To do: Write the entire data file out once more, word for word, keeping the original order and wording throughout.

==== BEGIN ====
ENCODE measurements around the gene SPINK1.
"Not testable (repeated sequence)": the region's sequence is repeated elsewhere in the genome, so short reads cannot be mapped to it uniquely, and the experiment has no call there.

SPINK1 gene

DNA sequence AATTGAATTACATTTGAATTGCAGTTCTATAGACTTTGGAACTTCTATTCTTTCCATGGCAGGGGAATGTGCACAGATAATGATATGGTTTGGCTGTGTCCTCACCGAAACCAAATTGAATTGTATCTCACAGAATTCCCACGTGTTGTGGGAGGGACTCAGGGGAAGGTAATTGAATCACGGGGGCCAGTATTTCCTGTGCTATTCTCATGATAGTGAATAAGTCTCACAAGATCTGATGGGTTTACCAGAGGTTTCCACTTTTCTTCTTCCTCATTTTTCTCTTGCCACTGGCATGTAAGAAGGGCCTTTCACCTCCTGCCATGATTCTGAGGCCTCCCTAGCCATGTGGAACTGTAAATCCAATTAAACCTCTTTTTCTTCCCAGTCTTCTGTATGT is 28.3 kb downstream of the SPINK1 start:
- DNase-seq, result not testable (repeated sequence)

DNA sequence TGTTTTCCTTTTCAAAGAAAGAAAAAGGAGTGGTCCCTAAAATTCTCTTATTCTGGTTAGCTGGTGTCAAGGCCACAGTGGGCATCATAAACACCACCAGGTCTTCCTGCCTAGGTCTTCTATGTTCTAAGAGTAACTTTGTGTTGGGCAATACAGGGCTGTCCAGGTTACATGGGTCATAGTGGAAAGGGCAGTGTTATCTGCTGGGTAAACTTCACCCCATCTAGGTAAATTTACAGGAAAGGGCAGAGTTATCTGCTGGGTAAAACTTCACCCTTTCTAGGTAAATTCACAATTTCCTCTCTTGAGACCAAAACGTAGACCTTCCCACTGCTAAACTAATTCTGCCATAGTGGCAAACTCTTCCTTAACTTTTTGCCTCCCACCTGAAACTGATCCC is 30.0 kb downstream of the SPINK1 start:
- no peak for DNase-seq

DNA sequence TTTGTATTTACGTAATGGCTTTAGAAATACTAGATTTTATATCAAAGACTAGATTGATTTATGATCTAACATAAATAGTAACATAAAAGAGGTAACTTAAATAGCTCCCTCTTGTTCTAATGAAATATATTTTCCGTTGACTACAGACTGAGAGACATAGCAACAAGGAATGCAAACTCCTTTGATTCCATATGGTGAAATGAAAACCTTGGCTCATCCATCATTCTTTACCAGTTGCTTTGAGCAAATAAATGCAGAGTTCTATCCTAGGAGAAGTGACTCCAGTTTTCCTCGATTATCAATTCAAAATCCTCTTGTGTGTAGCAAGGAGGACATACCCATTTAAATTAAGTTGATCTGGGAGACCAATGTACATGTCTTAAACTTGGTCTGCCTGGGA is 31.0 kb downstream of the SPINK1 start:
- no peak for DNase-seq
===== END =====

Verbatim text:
ENCODE measurements around the gene SPINK1.
"Not testable (repeated sequence)": the region's sequence is repeated elsewhere in the genome, so short reads cannot be mapped to it uniquely, and the experiment has no call there.

SPINK1 gene

DNA sequence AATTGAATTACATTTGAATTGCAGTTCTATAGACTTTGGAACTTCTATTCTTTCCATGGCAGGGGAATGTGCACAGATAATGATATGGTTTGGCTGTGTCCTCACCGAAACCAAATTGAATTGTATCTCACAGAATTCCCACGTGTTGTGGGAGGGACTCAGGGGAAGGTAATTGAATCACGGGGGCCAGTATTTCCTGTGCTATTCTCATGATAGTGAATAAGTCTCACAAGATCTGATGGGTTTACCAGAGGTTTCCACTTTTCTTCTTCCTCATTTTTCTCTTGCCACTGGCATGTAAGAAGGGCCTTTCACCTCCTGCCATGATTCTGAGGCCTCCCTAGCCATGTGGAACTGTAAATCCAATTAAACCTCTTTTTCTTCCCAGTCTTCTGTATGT is 28.3 kb downstream of the SPINK1 start:
- DNase-seq, result not testable (repeated sequence)

DNA sequence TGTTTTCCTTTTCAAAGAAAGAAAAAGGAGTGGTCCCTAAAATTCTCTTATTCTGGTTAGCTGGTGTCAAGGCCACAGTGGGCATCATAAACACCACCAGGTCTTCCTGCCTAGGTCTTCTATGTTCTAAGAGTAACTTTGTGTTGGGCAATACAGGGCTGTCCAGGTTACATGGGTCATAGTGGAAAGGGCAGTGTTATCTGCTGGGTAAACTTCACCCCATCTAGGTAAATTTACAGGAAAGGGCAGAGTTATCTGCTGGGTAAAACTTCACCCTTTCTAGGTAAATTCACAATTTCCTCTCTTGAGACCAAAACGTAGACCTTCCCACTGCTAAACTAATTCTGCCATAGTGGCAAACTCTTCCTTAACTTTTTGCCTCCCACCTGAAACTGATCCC is 30.0 kb downstream of the SPINK1 start:
- no peak for DNase-seq

DNA sequence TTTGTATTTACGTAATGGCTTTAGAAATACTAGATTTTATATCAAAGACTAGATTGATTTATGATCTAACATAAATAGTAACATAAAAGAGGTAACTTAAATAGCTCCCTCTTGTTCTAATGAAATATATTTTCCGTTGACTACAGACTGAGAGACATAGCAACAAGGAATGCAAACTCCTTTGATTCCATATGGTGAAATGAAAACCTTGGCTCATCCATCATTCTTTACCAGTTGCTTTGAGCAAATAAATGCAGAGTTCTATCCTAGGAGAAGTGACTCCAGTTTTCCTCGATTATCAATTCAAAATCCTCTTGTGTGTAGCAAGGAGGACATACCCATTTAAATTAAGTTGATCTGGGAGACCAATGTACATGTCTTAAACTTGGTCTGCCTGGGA is 31.0 kb downstream of the SPINK1 start:
- no peak for DNase-seq